Year: 2017

Author: Haryanto, Bakir, Vosniadou, Stella, Darfiana, Nur

Type of paper: Abstract refereed

The purpose of this research is to measure students' levels of fraction learning progression from a cognitive interview. The proposed model hypothesizes five levels of fraction learning progressions, which are structured into two dimensions of knowledge: conceptual and procedural knowledge. These five levels (from lowest to highest) are: 1) no understanding of fractions; 2) part-whole; 3) improper fractions and fractions as measure; 4) unbounded infinity; and 5) density. Fifteen Junior High School Students participated in the cognitive interview. The tasks were given adaptively to each participant. For the first task, all participants received the same item, but for the next task, the participants received different tasks depending on their answer in the first task. If their answer was correct they received a higher level of task derived from the hypothetical model. If their answer was not correct, then they received another question from the other competencies within the same level or below. The interview for each participant terminated after 30 minutes, or when there was evidence to confirm the levels of the proposed model.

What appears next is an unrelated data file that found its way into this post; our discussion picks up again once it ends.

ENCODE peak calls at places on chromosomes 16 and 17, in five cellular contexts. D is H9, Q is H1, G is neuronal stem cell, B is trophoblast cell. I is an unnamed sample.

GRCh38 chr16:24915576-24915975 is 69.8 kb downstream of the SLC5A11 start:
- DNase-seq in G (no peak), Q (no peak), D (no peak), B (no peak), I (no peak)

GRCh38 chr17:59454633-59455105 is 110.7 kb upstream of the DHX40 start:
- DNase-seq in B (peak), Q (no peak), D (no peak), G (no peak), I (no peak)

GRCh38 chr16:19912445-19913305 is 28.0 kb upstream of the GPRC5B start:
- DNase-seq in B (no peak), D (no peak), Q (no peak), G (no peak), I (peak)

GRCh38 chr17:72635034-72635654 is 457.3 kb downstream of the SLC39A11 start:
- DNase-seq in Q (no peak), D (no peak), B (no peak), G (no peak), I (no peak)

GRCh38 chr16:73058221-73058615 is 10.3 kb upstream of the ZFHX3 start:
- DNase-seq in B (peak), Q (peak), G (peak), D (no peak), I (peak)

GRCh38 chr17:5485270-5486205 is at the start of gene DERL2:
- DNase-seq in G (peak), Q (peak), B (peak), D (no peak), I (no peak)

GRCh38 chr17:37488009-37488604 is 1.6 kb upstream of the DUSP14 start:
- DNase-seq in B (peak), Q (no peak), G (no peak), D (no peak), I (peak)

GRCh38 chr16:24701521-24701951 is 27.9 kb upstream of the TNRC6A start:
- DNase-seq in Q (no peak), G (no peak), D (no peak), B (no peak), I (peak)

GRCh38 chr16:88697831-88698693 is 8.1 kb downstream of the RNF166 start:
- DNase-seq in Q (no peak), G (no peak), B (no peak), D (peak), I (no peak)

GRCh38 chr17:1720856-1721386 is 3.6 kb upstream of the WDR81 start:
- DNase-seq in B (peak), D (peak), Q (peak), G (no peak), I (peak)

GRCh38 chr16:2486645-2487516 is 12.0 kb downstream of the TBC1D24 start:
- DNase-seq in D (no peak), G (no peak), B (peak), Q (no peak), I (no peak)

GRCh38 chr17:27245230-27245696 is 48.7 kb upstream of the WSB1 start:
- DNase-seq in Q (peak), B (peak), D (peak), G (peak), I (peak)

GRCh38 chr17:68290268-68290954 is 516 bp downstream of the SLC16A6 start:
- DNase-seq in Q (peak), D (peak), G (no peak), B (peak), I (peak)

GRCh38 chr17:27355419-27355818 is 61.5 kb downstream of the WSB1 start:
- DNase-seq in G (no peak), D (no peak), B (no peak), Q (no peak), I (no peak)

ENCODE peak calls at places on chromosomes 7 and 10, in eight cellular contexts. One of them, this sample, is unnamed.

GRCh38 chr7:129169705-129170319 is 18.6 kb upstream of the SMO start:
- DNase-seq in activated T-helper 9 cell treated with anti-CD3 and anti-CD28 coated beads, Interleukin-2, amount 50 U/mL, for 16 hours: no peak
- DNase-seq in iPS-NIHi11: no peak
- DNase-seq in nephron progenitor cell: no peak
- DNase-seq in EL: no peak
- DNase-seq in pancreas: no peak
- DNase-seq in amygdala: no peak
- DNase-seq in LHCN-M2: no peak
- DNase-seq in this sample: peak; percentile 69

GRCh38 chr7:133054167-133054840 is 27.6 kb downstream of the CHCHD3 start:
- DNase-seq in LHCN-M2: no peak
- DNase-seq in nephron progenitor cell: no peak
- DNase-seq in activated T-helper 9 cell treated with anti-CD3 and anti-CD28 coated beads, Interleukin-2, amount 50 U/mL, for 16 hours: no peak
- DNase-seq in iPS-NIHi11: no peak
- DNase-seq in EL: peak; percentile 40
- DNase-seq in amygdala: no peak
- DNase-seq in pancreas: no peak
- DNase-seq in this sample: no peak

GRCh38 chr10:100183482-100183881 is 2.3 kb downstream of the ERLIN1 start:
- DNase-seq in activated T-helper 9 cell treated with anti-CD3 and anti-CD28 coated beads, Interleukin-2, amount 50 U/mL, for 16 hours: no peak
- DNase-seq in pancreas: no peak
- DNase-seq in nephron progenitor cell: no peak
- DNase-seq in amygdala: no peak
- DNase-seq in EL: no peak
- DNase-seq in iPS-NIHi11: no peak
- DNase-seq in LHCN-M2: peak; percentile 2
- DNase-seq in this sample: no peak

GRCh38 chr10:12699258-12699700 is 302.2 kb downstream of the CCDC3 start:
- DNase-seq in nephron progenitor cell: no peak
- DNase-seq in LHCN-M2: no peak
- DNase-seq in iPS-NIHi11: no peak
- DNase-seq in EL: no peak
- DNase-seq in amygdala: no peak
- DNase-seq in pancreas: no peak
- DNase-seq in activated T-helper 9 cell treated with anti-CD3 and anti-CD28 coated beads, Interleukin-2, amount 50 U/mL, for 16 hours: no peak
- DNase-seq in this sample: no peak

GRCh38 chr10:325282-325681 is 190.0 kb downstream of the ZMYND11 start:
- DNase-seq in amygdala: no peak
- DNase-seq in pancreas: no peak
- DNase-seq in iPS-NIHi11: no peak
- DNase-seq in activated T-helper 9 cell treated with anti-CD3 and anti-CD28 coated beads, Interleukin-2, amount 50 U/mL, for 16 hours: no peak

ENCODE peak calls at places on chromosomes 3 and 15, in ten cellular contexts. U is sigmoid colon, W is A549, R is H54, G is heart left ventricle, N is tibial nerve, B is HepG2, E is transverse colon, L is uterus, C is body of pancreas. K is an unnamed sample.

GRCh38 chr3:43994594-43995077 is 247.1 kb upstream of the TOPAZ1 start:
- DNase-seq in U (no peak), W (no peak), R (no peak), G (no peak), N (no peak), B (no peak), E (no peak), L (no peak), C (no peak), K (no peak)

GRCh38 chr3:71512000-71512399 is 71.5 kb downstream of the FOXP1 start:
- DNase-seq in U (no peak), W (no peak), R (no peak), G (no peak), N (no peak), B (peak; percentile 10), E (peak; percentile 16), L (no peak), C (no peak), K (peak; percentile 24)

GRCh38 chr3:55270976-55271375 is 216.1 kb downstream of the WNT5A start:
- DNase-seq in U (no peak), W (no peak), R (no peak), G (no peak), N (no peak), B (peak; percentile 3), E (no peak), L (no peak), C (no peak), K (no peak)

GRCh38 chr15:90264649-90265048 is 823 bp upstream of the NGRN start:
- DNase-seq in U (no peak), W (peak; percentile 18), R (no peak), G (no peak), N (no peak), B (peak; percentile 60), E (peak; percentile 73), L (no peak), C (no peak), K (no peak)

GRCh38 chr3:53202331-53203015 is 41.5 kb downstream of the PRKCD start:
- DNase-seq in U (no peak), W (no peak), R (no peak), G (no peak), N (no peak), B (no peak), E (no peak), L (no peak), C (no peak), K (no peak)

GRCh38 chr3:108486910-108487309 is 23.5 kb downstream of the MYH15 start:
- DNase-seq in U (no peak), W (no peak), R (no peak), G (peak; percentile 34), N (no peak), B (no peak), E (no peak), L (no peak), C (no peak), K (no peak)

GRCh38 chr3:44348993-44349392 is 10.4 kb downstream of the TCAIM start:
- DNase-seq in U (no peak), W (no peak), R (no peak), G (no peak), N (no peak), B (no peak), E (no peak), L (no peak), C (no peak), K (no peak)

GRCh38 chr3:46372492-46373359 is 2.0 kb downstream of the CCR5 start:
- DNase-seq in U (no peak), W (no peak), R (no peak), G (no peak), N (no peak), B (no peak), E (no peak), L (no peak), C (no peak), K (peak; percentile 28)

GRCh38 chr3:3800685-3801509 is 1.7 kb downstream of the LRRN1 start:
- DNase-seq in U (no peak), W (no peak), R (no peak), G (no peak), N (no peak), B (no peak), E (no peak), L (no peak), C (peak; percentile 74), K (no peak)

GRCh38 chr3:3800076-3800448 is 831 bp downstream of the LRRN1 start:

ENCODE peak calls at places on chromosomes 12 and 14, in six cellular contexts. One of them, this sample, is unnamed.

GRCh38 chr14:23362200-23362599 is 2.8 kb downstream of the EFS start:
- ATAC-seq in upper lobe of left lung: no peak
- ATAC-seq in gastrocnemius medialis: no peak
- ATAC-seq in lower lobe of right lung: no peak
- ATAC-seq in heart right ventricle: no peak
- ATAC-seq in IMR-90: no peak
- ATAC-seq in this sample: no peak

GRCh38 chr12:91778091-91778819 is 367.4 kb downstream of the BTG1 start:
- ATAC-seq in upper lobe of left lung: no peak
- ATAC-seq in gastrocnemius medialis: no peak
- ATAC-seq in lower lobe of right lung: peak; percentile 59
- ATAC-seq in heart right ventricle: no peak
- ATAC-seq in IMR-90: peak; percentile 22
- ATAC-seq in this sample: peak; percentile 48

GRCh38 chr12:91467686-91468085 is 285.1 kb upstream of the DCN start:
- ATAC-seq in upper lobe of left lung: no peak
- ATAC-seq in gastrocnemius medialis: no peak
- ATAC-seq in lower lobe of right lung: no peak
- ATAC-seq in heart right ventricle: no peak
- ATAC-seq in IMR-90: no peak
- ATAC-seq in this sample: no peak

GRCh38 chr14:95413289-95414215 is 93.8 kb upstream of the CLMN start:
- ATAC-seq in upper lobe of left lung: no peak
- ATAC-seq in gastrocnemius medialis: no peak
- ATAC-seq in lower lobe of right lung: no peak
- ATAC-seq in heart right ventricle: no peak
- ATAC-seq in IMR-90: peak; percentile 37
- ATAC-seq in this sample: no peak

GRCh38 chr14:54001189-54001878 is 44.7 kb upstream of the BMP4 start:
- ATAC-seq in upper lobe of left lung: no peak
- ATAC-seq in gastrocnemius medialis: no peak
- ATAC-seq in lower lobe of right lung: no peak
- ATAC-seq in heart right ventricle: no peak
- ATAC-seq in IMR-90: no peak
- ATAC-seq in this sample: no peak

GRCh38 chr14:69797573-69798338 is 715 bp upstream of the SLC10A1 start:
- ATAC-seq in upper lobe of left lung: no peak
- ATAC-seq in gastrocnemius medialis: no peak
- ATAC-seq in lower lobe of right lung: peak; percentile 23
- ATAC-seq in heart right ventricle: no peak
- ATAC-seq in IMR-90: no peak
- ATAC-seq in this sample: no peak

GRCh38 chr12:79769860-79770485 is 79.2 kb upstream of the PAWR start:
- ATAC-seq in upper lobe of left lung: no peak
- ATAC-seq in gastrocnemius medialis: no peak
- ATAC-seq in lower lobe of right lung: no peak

In order to measure the level of students' fraction learning progression, we hypothesized that the process of the cognitive interview discussed above can be considered as a process of updating the belief (probability) regarding the students' level in the proposed model. The belief about the students' level is updated when there is a new information from the student answers. Based on the above, we used a Bayesian approach to model the conditional probability of students' responses. This conditional probability is constructed to update the belief about the level of students' learning progression. This study limits the discussion about measuring the level of students' learning progression within the dimension of conceptual or procedural knowledge. A further study is required to estimate students' level of learning progression based on the joint of the two-dimensional knowledge.